Until recently, it was assumed that Rome carried the torch of civilization into the barbarian darkness, bringing law, architecture, and literature to conquered peoples. The alternative view now suggests that many of Rome's enemies - the Celts, Hebrews, and Phoenicians, for example - were developing civilizations in their own right before obliteration at the Roman sword. Indeed, as Philip Matyszak argues, had Rome not crushed rivals so completely, the drop into the Dark Ages might not have occurred; at Rome's collapse, no other powerful civilizations remained to absorb the impact.
This engrossing book looks at the growth and eventual demise of Rome from the viewpoint of those vanquished by Rome. They varied from the highly cultivated Greeks and Egyptians to wild and rebellious Britons and Germans, to the Asiatic empires of the Persians and Parthians. Their leaders were driven by ambition, vindictive hatred, fear, political calculation, or naked greed. Some fought to preserve their heritage, some for personal survival, and others from a warrior's love of battle. Defying the might of Rome was a dangerous business, and few of the men and women described here died in their beds. Some, like Vercingetorix and Jugurtha, were captured, exhibited in triumph, and then, while their conquerors sat down to a festive dinner, killed in the dungeons below. Rather than face such an end, some of Rome's greatest adversaries, including Hannibal, Boudicca, and Cleopatra, killed themselves.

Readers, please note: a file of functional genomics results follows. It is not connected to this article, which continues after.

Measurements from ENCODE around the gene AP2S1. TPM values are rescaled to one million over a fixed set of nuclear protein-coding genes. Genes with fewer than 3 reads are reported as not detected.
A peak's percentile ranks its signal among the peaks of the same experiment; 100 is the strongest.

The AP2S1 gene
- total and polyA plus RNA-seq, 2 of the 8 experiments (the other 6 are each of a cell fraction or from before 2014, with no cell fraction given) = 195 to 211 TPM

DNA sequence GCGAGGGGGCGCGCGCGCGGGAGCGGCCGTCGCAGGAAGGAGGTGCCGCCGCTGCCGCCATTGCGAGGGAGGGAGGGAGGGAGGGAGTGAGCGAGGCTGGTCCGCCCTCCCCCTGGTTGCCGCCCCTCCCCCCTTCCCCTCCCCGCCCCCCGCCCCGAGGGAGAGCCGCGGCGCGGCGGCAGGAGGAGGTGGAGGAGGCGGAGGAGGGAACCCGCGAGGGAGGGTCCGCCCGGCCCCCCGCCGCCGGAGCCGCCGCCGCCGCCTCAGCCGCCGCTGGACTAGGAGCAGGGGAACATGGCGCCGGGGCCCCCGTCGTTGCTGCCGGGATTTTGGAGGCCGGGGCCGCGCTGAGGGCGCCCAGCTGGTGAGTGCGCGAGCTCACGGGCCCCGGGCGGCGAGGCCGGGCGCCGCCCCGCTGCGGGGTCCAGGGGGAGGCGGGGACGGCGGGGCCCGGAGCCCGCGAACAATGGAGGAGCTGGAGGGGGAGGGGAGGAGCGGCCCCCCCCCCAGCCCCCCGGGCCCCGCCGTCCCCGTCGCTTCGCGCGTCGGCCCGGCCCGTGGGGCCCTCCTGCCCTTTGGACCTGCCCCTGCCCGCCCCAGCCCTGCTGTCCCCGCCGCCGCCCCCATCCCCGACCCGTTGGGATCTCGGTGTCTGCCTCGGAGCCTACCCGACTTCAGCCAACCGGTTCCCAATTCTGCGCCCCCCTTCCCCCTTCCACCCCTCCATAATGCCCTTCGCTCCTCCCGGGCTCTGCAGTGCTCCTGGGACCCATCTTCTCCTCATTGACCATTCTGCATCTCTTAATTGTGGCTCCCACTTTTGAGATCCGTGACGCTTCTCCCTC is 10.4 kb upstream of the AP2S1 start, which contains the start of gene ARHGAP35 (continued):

Here is the reality behind legends such as Spartacus the gladiator, and the stories of Shapur the conqueror and Mithridates the connoisseur of poisons. Some enemies of Rome were noble heroes, others were murdering villains, but each has a unique and fascinating story.